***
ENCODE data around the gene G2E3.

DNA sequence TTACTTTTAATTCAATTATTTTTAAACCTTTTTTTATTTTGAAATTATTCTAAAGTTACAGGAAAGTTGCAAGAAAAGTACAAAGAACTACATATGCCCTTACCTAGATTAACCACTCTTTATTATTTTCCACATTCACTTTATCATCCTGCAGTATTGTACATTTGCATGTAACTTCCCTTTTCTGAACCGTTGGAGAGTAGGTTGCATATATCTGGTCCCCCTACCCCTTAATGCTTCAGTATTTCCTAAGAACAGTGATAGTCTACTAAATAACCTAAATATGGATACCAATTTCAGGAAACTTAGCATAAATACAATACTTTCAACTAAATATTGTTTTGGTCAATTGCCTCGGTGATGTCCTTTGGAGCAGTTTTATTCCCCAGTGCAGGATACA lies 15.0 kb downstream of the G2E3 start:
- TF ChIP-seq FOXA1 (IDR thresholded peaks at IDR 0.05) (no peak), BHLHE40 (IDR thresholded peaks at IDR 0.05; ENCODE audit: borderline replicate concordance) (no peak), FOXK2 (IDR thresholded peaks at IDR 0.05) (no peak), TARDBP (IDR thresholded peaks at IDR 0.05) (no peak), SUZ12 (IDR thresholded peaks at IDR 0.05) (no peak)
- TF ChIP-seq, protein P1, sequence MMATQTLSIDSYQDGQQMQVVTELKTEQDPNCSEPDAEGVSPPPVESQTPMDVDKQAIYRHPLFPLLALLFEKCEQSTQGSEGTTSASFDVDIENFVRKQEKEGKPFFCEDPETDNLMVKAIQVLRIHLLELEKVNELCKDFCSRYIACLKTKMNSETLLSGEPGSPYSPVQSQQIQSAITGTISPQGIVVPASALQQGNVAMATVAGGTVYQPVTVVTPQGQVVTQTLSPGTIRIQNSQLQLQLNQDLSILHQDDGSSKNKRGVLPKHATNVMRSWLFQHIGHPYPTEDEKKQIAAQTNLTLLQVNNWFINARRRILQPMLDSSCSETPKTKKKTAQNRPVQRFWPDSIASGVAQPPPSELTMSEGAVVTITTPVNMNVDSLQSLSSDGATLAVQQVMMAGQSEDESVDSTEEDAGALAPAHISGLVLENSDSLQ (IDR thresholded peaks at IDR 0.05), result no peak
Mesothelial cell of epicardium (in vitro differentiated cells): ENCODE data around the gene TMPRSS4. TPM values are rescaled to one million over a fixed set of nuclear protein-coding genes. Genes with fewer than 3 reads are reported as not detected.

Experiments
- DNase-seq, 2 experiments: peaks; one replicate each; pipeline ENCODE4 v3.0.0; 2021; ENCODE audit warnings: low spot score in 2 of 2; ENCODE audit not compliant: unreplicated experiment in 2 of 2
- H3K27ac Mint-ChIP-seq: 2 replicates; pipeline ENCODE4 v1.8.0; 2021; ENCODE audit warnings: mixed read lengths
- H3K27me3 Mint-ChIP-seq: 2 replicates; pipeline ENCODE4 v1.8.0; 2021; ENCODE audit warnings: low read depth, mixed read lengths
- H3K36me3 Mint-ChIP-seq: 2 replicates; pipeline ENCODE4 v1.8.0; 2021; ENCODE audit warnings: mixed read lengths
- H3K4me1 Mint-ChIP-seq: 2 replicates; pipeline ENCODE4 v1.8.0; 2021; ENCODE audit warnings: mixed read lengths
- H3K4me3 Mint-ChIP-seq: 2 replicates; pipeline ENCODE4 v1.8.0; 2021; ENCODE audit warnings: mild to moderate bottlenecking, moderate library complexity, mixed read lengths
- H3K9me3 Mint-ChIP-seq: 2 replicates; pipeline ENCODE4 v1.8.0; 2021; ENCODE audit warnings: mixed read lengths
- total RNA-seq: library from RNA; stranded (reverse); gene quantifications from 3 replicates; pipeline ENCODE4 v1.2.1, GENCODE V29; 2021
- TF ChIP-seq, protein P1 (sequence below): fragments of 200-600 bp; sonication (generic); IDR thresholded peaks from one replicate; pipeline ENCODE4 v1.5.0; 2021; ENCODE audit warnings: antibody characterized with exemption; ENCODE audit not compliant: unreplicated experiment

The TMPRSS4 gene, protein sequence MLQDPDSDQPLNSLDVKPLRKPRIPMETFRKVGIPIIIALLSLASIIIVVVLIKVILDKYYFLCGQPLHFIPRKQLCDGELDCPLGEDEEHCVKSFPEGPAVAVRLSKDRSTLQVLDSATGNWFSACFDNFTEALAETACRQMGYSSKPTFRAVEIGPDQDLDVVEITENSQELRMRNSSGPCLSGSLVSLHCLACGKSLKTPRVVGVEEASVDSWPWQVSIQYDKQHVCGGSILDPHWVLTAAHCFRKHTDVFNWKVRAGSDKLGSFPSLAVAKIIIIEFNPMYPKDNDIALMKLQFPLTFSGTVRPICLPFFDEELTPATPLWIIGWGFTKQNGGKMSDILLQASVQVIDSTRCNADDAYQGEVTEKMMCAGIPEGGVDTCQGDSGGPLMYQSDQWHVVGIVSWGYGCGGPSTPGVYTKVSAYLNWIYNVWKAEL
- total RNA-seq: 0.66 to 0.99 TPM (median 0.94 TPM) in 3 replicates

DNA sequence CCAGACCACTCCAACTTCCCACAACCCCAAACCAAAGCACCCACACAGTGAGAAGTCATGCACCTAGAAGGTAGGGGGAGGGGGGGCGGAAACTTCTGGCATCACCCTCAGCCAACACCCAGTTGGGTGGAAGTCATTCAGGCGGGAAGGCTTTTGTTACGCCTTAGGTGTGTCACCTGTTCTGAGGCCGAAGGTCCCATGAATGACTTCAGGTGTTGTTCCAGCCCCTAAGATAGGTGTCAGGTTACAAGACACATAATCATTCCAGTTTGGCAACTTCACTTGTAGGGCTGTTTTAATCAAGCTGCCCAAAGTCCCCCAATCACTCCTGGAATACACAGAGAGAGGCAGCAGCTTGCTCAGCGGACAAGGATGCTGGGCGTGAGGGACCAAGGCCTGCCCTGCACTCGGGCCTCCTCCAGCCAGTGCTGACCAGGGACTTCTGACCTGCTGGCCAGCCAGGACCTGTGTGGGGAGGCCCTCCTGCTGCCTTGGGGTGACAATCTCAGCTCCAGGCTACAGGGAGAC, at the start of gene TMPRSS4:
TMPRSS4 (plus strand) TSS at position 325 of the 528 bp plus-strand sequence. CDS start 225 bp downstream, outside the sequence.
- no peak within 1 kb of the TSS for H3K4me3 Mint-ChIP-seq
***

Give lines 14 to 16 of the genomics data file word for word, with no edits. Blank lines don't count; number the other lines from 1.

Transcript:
- total RNA-seq: library from RNA; stranded (reverse); gene quantifications from 3 replicates; pipeline ENCODE4 v1.2.1, GENCODE V29; 2021
- TF ChIP-seq, protein P1 (sequence below): fragments of 200-600 bp; sonication (generic); IDR thresholded peaks from one replicate; pipeline ENCODE4 v1.5.0; 2021; ENCODE audit warnings: antibody characterized with exemption; ENCODE audit not compliant: unreplicated experiment

The TMPRSS4 gene, protein sequence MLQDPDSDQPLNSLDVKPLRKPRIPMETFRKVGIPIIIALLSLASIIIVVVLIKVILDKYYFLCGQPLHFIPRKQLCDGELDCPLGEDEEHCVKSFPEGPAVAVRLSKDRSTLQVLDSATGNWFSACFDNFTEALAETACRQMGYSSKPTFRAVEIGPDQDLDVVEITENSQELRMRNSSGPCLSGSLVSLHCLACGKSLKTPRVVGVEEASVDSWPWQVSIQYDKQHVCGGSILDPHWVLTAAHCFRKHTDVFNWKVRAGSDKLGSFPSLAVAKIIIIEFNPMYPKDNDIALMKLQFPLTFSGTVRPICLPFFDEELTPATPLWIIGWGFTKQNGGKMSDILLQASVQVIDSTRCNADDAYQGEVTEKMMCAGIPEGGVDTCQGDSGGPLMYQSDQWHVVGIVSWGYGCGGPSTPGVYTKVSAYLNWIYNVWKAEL